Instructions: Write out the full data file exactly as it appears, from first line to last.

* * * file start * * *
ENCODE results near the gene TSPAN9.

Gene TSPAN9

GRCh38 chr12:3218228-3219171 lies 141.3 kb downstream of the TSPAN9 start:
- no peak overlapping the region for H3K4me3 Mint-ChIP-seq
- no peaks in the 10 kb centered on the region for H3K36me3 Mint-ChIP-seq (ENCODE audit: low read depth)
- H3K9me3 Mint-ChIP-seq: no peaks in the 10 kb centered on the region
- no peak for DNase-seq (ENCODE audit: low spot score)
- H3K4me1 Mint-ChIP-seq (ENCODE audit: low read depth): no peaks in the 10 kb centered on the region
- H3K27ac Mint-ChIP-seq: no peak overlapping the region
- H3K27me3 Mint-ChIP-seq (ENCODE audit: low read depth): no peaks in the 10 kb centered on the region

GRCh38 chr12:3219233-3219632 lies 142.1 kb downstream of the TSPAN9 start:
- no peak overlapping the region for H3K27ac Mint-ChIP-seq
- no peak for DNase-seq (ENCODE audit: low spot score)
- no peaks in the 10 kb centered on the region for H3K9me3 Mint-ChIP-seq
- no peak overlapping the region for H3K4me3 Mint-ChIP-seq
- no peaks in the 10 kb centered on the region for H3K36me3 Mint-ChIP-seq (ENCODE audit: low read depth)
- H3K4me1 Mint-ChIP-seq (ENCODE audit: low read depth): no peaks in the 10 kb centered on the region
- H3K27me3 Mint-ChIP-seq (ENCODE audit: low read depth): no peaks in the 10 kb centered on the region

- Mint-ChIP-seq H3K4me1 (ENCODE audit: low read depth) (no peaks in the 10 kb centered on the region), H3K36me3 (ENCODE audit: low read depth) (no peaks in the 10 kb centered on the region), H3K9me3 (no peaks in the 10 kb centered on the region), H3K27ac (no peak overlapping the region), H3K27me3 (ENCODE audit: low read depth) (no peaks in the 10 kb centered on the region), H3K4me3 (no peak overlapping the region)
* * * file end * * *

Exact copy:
ENCODE results near the gene TSPAN9.

Gene TSPAN9

GRCh38 chr12:3218228-3219171 lies 141.3 kb downstream of the TSPAN9 start:
- no peak overlapping the region for H3K4me3 Mint-ChIP-seq
- no peaks in the 10 kb centered on the region for H3K36me3 Mint-ChIP-seq (ENCODE audit: low read depth)
- H3K9me3 Mint-ChIP-seq: no peaks in the 10 kb centered on the region
- no peak for DNase-seq (ENCODE audit: low spot score)
- H3K4me1 Mint-ChIP-seq (ENCODE audit: low read depth): no peaks in the 10 kb centered on the region
- H3K27ac Mint-ChIP-seq: no peak overlapping the region
- H3K27me3 Mint-ChIP-seq (ENCODE audit: low read depth): no peaks in the 10 kb centered on the region

GRCh38 chr12:3219233-3219632 lies 142.1 kb downstream of the TSPAN9 start:
- no peak overlapping the region for H3K27ac Mint-ChIP-seq
- no peak for DNase-seq (ENCODE audit: low spot score)
- no peaks in the 10 kb centered on the region for H3K9me3 Mint-ChIP-seq
- no peak overlapping the region for H3K4me3 Mint-ChIP-seq
- no peaks in the 10 kb centered on the region for H3K36me3 Mint-ChIP-seq (ENCODE audit: low read depth)
- H3K4me1 Mint-ChIP-seq (ENCODE audit: low read depth): no peaks in the 10 kb centered on the region
- H3K27me3 Mint-ChIP-seq (ENCODE audit: low read depth): no peaks in the 10 kb centered on the region

- Mint-ChIP-seq H3K4me1 (ENCODE audit: low read depth) (no peaks in the 10 kb centered on the region), H3K36me3 (ENCODE audit: low read depth) (no peaks in the 10 kb centered on the region), H3K9me3 (no peaks in the 10 kb centered on the region), H3K27ac (no peak overlapping the region), H3K27me3 (ENCODE audit: low read depth) (no peaks in the 10 kb centered on the region), H3K4me3 (no peak overlapping the region)